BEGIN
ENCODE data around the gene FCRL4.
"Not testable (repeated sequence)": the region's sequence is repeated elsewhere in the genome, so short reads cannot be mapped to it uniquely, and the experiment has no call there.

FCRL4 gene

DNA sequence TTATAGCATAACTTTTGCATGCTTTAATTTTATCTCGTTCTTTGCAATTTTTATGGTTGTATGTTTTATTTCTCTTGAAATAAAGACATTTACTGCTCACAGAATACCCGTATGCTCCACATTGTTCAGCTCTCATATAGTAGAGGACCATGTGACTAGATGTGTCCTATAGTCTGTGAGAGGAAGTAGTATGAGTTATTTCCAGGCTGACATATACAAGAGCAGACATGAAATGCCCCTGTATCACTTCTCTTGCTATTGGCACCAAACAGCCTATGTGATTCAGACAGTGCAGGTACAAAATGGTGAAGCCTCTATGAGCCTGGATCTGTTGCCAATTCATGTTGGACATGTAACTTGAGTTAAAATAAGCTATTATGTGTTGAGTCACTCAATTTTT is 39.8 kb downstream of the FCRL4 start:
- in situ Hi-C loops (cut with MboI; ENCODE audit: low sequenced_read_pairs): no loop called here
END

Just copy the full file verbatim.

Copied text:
ENCODE data around the gene FCRL4.
"Not testable (repeated sequence)": the region's sequence is repeated elsewhere in the genome, so short reads cannot be mapped to it uniquely, and the experiment has no call there.

FCRL4 gene

DNA sequence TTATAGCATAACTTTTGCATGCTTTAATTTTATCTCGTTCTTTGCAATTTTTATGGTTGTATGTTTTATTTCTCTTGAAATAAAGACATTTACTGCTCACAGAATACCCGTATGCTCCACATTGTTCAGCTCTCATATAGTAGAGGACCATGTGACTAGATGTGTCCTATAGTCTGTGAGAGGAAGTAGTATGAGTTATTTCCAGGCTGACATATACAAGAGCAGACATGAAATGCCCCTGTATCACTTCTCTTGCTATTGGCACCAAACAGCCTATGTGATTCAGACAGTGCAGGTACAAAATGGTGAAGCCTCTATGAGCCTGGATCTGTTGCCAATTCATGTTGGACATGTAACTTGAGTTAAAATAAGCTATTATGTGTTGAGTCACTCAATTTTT is 39.8 kb downstream of the FCRL4 start:
- in situ Hi-C loops (cut with MboI; ENCODE audit: low sequenced_read_pairs): no loop called here